Analysis of an Electronic Voting System

IEEE Symposium on Security and Privacy, Oakland, CA, May, 2004.
Tadayoshi Kohno
Adam Stubblefield
Aviel D. Rubin
Dan S. Wallach

With significant U.S. federal funds now available to replace outdated punch-card and mechanical voting systems, municipalities and states throughout the U.S. are adopting paperless electronic voting systems from a number of different vendors. We present a security analysis of the source code to one such machine used in a significant share of the market. Our analysis shows that this voting system is far below even the most minimal security standards applicable in other contexts. We identify several problems including unauthorized privilege escalation, incorrect use of cryptography, vulnerabilities to network threats, and poor software development processes. We show that voters, without any insider privileges, can cast unlimited votes without being detected by any mechanisms within the voting terminal software. Furthermore, we show that even the most serious of our outsider attacks could have been discovered and executed without access to the source code. In the face of such attacks, the usual worries about insider threats are not the only concerns; outsiders can do the damage. That said, we demonstrate that the insider threat is also quite considerable, showing that not only can an insider, such as a poll worker, modify the votes, but that insiders can also violate voter privacy and match votes with the voters who cast them. We concludethat this voting system is unsuitable for use in a general election. Any paperless electronic voting system might suffer similar flaws, despite any "certification" it could have otherwise received. We suggest that the best solutions are voting systems having a "voter-verifiable audit trail," where a computerized voting system might print a paper ballot that can be read and verified by the voter.

Paper: PDF

On July 30, 2003, Diebold posted a "technical analysis" of our report at

Our response is available at:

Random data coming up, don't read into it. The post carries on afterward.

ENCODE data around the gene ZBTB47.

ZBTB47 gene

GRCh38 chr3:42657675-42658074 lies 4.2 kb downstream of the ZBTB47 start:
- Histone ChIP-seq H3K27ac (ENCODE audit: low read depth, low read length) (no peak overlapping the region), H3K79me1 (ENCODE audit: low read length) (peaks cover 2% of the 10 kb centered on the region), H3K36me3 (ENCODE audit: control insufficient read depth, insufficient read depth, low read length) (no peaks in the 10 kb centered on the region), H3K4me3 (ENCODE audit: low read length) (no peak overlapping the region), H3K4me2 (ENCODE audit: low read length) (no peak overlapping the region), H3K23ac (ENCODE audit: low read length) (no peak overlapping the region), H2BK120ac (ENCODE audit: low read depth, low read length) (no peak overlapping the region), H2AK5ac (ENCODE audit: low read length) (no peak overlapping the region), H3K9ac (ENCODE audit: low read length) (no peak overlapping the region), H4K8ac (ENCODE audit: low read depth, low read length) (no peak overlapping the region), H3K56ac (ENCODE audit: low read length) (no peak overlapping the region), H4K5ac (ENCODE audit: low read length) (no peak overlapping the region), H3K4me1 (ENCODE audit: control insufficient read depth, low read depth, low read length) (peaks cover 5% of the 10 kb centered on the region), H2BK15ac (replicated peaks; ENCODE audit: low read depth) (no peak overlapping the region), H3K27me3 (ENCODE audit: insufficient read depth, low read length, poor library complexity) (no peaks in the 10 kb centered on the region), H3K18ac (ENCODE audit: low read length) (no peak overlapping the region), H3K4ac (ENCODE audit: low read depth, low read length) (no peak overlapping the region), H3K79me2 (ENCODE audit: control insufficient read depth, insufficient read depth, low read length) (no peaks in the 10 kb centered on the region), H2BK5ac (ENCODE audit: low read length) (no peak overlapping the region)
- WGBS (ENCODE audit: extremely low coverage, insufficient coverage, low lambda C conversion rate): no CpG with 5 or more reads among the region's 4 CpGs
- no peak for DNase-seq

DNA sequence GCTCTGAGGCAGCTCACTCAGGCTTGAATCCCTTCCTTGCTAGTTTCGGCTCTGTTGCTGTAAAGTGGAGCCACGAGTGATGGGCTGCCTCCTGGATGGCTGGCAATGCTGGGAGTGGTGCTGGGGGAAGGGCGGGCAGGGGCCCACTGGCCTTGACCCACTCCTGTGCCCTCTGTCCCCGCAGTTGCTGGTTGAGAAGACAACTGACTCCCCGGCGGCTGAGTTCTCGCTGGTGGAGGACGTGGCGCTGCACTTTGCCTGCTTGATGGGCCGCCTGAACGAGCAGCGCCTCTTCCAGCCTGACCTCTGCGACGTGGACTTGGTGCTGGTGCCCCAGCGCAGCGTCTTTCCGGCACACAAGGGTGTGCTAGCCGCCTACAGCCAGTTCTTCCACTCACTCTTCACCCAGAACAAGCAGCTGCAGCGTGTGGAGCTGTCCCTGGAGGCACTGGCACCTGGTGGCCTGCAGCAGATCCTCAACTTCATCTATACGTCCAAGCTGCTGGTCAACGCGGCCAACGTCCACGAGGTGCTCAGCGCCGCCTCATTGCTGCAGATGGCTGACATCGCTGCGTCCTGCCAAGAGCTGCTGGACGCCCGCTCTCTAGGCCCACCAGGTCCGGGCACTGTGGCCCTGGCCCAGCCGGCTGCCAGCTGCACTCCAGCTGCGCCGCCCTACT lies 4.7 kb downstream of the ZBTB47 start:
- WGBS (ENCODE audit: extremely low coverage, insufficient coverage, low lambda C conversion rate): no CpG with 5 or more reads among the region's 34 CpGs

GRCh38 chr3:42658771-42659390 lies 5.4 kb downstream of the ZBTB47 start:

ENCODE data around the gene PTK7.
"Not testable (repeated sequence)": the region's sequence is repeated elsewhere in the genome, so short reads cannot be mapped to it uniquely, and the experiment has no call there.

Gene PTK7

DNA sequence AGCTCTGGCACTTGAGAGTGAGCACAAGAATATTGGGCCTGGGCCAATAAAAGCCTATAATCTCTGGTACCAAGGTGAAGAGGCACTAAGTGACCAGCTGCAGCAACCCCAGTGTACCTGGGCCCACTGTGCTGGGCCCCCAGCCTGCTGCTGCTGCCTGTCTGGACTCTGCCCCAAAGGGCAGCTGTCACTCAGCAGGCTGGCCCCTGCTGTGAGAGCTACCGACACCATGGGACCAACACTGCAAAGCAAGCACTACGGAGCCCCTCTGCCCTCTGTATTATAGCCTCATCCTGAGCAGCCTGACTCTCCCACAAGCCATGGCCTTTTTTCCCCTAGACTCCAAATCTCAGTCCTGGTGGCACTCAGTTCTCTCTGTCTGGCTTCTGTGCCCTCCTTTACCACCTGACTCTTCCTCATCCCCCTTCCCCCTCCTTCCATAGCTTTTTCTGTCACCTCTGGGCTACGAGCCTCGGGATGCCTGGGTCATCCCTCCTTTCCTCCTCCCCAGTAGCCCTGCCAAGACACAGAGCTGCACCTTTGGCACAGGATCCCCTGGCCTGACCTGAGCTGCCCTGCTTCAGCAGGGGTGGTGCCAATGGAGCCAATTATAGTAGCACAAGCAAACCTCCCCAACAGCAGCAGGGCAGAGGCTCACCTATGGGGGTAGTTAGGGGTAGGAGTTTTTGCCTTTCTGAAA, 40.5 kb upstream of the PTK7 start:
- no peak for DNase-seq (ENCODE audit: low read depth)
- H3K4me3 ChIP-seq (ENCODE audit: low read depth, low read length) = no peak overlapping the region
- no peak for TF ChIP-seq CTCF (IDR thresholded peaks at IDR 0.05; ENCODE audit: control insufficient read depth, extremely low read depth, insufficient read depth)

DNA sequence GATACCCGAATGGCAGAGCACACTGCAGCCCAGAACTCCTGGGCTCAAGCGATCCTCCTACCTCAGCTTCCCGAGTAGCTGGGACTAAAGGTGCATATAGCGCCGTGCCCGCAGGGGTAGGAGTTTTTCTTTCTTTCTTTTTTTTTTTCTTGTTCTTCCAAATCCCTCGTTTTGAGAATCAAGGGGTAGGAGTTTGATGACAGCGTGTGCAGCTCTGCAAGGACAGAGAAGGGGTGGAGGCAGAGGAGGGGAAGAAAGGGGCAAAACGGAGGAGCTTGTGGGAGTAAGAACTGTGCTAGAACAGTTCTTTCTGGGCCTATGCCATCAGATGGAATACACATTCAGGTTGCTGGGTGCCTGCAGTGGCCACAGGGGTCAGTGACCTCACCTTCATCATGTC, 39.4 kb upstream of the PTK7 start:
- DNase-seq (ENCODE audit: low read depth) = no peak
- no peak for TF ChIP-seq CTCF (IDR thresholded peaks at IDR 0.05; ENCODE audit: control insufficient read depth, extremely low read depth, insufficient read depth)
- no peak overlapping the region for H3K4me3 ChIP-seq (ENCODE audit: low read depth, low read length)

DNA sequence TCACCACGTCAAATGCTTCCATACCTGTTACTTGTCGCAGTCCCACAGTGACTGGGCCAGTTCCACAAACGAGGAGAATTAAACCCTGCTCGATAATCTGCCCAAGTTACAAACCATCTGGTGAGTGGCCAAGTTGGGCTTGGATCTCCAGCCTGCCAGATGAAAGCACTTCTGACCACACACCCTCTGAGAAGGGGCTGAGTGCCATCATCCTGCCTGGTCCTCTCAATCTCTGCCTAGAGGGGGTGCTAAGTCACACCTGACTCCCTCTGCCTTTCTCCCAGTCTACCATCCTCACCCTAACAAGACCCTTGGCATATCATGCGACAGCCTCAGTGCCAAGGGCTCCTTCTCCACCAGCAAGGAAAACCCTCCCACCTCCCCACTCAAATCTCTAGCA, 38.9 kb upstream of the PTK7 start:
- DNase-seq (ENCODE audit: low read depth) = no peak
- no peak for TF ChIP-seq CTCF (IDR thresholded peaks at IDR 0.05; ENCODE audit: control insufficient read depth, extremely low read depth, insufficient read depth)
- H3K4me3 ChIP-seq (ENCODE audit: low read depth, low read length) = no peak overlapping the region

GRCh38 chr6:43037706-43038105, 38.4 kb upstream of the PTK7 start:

Doug Jones from the University of Iowa Department of Computer Science also responded to their analysis

SAIC Report
In early August 2003 the state of Maryland hired a third-party consulting firm (SAIC) to perform an analysis of Diebold’s AccuVote-TS voting system. On September 24, 2003, Maryland made SAIC’s report public. To quote the SAIC report, “[t]he system, as implemented in policy, procedure, and technology, is at high risk of compromise.” Despite the problems identified in our report and in the SAIC report, Maryland is still planning to proceed with the 55.6 million dollar purchase of Diebold AccuVote-TS voting terminals.

To help mitigate the risks identified in the security analyses, Maryland proposed a set of technological changes to Diebold’s voting machines as well as procedural changes to the election process. While this may help “raise the bar,” it is impossible to know whether any security analysis identifies all the possible vulnerabilities present in an analyzed system. By only patching the known vulnerabilities, Maryland is not actually ensuring that the voting system will be secure. Rather, Maryland should follow security engineering best practices, which state that security can only be assured through a rigorous design process that considers security from a project’s conception, not through a set of patches applied after the fact.

It appears that the state of Maryland has had to compromise on the security of the voting system due to the election calendar. The Maryland State Board of Elections states that “an alternative system could not be implemented in time to conduct the March 2004 Presidential Primary election and could jeopardize the November 2004 Presidential General election.” Unfortunately, by compromising on security, the integrity and privacy of these elections may still be in jeopardy.

RABA Report
The consulting firm, RABA, has issued a report on the security of the Diebold machines. They validated our findings and found other problems as well. Perhaps the best coverage of this study is in a Wired report by Kim Zetter.

Questions for vendors
We have compiled a list of questions you can ask your vendors for people considering buying voting machines.